Because we are! But seriously, we start off as very concerned when we get the reports from the school. Jon isn’t listening. Jon isn’t behaving. Jon can’t keep his hands to himself. But Mom and Dad aren’t seeing this at home, so they think it’s a school thing. Then the teacher starts telling the parents “You might want to get Jon tested for ADHD and get him on some medicine.” Mom and Dad go to the doctor, and he says “Jon is only 6. He’s way too young to go on psychotropic drugs.” Mom and Dad tell the teacher, and the teacher thinks it’s a big mistake.
The next year, Jon’s behavior gets worse, and Mom and Dad are starting to see it at home. But the school won’t give Jon the special education he needs when Mom and Dad get a diagnosis for him. Another year goes by, and Jon’s behavior gets worse. Mom and Dad do put him on medicine because without it he would be in pain. The school still won’t give him special education that he needs.
It gets to a point where it reaches a moment of crisis, and Mom and Dad pull Jon out of the school for homebound instruction, and a few months later, Jon is going to a new school. He gets the special education, eventually, at the new school. But his Mom and Dad had to fight for certain things Jon needs.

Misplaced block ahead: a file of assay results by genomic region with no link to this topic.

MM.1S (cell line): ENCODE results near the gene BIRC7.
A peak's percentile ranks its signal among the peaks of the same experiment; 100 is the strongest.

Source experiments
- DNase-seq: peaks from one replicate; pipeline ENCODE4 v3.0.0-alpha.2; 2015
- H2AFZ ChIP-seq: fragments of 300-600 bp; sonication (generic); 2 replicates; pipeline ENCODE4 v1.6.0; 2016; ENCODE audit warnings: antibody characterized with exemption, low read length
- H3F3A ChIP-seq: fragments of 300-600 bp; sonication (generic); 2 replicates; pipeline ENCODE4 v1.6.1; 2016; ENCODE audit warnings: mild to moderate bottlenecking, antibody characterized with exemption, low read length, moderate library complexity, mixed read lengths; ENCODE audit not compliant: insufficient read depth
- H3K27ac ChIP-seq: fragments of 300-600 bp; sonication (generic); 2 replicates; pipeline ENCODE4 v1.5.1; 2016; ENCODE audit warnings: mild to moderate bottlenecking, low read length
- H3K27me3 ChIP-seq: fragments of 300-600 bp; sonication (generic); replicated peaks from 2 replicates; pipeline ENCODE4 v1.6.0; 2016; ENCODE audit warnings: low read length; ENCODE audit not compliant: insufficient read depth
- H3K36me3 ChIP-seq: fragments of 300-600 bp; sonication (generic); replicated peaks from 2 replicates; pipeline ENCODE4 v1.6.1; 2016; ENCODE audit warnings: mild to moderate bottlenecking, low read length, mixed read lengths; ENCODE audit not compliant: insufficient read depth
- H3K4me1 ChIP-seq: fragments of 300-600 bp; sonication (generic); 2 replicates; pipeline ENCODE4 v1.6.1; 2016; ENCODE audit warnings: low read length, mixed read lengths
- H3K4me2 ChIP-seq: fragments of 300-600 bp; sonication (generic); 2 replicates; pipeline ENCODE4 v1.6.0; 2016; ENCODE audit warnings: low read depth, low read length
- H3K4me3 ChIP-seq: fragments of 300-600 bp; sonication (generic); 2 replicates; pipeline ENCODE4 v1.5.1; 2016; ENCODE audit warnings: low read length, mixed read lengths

This happens all the time. Nobody knows our kids better than we do. We know more about what makes them who they are then the schools. But they frequently don’t want to see that. So instead of the naïve, easily manipulated parents we once were, we become educated on all things special education. We not only become advocates for our kids, we become warriors. Special needs parents are very dedicated to making their child’s life the very best it can be.
We have our rough moments. Many of them in fact. We see the behaviors manifest at home, and sometimes we don’t know what to do. A child can be fine one moment, but something changes, and it becomes a nightmare. Sometimes a child with special needs is incapable of listening to reason. The parent has to choose between a battle of wills, leaving the child alone, or giving in. Sometimes none of these are good options. Eventually the child comes out of their funk, and is very apologetic and remorseful. They aren’t psychotic. They aren’t insane. Sometimes their disability gets the best of them.
We do our best, and sometimes we feel like a failure, especially when things happen that are beyond our control. But we are parents, and we will be until the day we die. We have been created by the schools to fight, and to push, and to be fierce warriors for our children. The schools are often taken aback when Mom and Dad come in with more knowledge than they may have. They shouldn’t be, they created us.